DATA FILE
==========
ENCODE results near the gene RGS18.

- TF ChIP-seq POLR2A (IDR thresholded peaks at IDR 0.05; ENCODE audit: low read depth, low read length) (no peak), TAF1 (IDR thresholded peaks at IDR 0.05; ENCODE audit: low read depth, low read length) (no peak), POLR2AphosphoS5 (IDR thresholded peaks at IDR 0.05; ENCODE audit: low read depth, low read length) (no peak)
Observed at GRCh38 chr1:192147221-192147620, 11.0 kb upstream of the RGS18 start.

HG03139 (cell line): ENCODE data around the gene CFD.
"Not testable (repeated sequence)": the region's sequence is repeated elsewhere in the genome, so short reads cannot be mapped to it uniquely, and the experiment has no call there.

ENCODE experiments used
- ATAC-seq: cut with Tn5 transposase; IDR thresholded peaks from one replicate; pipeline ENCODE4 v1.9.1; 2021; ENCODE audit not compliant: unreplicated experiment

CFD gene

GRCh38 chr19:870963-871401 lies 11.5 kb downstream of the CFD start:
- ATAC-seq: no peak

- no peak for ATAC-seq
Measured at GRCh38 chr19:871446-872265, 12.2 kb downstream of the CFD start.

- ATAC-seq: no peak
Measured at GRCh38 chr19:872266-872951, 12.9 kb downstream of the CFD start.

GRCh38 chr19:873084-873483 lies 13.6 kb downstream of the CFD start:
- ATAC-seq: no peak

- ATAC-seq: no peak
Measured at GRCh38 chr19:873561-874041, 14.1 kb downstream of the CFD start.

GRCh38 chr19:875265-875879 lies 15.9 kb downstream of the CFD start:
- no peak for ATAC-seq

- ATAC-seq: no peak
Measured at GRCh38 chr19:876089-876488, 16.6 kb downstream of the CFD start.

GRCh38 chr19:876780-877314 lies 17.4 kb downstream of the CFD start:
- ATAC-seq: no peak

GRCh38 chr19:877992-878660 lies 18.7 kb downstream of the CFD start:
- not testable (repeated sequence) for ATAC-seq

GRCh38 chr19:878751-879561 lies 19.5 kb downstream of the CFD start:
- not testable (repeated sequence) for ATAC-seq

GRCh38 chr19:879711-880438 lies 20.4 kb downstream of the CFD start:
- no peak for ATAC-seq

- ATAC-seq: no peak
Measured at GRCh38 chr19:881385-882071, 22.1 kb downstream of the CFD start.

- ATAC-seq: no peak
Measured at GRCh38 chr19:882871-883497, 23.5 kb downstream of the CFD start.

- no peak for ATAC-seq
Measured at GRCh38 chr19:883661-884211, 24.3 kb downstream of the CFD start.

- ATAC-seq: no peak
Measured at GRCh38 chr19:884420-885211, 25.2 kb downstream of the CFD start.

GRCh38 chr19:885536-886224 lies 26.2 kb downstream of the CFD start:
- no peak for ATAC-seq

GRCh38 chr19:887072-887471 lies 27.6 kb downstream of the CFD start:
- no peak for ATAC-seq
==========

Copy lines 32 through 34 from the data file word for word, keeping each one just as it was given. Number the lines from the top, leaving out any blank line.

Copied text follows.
Measured at GRCh38 chr19:881385-882071, 22.1 kb downstream of the CFD start.

- ATAC-seq: no peak
Measured at GRCh38 chr19:882871-883497, 23.5 kb downstream of the CFD start.